The Leica 75mm Summarit (f/2.5) is capable of rendering with impressive sharpness and very pleasing bokeh. It’s perhaps too sharp for some types of portraiture and its bokeh may be marginally less smooth as compared to some of Leica’s finest A major shortcoming is its minimum focus limit of 0.9 m. The only other limitation is its maximum f/2.5 aperture, which is only a problem if you require wider apertures — in which case, you shouldn’t be looking at an f/2.5 lens. In the final analysis, however, the 75mm Summarit is an excellent optic in a small package that, in most applications, simply excels……
This will be somewhat different from my usual “reviews”. Well, they aren’t really reviews per se. Much more like me praising the hell out of glorious lenses and cameras. (I’m overly positive, I know!) So, on May 27th, I caved, and bought the X-T1. I had shown some latency, since I really disliked the way the camera looked as compared to my X-Pro1. Looks???? you ask. “Why on earth is that important, Jonas?” Well for starters, it probably doesn’t matter to a lot of people, but to me it does. How a camera feels to me, makes me relate to it, and actually makes my pictures look better! Dunno why. It just does. I like aestetics. I like design. I like order. I like simple. I like my X-Pro1… ALOT! Why did the X-T1 need more dials? Why did it need a EVF hump? Why did it need that big FUJIFILM logo screaming on the front? Why did it need a tilt screen? ….
The Fujinon XC 50-230mm f/4.5-6-7 OIS is a good performer in relation to its price level. The results are mostly sharp in the image center. The corners aren’t quite as snappy in the upper range but let’s be fair – you don’t tend to place the main subject of your scene into the extreme corners anyway. The level of CAs is pretty good at the extreme ends with a weak spot (135mm) in between. Distortions and vignetting are taken care of by the automatic image correction. However, the original characteristics are quite a bit worse though – especially in terms of light falloff. As far as build quality is concerned, you shouldn’t expect wonders. The lens body is completely made of plastics and the build tolerances aren’t quite as tight as on the Fujinon XF lenses. The comparatively low price tag takes its toll here. That being said – the zoom action is a bit smoother than on the XF 50-200mm f/3.5-4.8 R LM OIS. The AF performs is pretty fast in bright conditions but slows down in low light – this is more an issue on the camera side though. The OIS (optical image stabilizer) works nicely but due the slow max. aperture of the lens this feature is also often needed. Compared to the XF 50-200mm f/3.5-4.8 R LM OIS, we would place our bets on the XF. However, if your bank account manager starts crying, the XC 50-230mm f/4.5-6-7 OIS will be a viable choice without sacrificing too much quality…..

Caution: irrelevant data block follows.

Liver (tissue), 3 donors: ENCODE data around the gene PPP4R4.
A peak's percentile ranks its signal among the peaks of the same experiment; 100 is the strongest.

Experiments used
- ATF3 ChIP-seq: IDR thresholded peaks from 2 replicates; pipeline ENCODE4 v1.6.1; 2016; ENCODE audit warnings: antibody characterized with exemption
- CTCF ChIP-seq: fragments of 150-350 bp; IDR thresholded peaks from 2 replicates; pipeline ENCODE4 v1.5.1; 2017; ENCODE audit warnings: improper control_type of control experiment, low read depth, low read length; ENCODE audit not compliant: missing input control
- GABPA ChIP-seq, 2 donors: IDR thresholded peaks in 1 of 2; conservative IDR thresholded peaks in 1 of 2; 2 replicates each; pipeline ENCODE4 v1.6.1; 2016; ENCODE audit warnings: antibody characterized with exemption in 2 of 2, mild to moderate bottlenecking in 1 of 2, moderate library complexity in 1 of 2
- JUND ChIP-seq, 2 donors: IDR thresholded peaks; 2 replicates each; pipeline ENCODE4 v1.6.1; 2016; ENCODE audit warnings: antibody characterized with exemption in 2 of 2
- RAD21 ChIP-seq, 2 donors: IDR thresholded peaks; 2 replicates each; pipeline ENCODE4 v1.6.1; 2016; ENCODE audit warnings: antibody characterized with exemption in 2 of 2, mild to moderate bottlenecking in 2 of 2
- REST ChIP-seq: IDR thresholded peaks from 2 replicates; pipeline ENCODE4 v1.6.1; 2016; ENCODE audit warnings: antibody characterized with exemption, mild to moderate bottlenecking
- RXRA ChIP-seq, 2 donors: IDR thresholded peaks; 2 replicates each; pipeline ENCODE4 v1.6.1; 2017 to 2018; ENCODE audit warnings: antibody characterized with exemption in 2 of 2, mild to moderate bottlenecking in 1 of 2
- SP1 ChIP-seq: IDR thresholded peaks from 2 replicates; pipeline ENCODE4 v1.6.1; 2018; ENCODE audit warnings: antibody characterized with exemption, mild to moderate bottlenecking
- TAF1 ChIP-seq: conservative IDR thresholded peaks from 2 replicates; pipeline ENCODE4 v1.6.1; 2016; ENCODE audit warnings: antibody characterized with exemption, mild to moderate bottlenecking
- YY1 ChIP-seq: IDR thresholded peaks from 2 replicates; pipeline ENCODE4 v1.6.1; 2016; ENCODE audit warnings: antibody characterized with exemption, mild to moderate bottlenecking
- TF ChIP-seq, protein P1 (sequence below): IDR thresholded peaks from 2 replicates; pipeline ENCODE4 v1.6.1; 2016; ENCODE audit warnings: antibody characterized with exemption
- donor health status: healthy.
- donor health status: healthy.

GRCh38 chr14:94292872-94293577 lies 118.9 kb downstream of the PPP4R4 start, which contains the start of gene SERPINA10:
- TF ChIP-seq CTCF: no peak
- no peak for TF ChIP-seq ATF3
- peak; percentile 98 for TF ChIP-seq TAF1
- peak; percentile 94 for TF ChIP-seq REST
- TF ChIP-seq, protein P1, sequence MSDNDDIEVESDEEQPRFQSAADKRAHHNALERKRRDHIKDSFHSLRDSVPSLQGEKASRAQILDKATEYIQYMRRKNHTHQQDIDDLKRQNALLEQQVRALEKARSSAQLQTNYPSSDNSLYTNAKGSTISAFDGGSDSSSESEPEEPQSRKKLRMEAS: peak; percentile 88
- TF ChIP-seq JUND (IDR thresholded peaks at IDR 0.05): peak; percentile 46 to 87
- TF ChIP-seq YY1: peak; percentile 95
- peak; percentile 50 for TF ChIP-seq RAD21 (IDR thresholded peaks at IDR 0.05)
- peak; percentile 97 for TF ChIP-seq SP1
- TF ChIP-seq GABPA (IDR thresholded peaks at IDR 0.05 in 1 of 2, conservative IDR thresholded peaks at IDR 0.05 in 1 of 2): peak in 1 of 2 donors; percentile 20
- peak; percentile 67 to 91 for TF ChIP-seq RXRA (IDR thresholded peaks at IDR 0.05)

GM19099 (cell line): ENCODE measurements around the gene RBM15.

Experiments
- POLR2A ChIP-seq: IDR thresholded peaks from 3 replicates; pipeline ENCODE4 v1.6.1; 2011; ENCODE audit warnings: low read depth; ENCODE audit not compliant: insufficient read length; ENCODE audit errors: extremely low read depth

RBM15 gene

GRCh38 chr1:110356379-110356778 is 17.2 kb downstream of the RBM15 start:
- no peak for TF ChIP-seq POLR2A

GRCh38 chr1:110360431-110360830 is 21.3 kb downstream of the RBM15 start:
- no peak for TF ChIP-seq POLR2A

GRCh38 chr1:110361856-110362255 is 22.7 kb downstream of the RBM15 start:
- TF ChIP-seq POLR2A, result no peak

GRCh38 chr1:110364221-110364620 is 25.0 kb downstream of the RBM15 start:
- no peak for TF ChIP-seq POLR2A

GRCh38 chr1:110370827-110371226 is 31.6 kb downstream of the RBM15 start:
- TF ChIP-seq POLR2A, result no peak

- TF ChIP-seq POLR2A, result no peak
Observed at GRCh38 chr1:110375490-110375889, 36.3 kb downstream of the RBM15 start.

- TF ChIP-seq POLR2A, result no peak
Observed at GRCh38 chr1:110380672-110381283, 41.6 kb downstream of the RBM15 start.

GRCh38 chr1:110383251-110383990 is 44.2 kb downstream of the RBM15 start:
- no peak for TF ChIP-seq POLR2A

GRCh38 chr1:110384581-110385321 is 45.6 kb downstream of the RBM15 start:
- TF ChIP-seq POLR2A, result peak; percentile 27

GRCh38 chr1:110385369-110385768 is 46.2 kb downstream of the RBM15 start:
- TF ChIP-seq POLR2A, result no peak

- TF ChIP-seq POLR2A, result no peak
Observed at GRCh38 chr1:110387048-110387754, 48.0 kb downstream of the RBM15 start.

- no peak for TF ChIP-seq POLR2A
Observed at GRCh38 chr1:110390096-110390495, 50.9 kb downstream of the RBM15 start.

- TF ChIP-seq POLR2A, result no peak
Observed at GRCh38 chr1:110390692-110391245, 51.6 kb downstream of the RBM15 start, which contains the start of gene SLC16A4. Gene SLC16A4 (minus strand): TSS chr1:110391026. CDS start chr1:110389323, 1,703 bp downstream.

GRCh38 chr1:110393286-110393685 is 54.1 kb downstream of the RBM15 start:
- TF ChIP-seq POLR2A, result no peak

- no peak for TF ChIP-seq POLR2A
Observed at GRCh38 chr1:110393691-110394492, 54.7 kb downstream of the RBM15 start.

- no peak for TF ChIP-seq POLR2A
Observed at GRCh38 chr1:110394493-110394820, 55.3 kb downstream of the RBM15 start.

The Fujinon XF 55-200mm f/3.5-4.8 R LM OIS is a very harmonious offering. It may not excel in quality but it has only few weaknesses. The Fujinon is pretty sharp across the zoom range and entire image field – even at max. aperture. The low amount of lateral CAs also contribute to the subjective quality perception. Due to the system’s image auto-correction, neither distortion nor vignetting are relevant to the average user. Under the (RAW-)hood these two characteristics are not as quite as perfect though. The quality of the bokeh is just average for a lens in this class. The build quality is on a very high level thanks to high quality materials and tight assembly. However, Fujifilm has overdone it with the stiffness of the zoom ring which feels inconvenient even though this may avoid zoom creeping. In terms of AF speed, the results are solid for a mirrorless system albeit not outstanding when compared to the benchmark systems. The optical image stabilizer is certainly a plus regarding the moderate max. aperture of the lens. Given the comparatively moderate pricing, the Fujinon is a obvious choice even though there isn’t much to choose from in this lens class anyway. Well done, Fuji! …..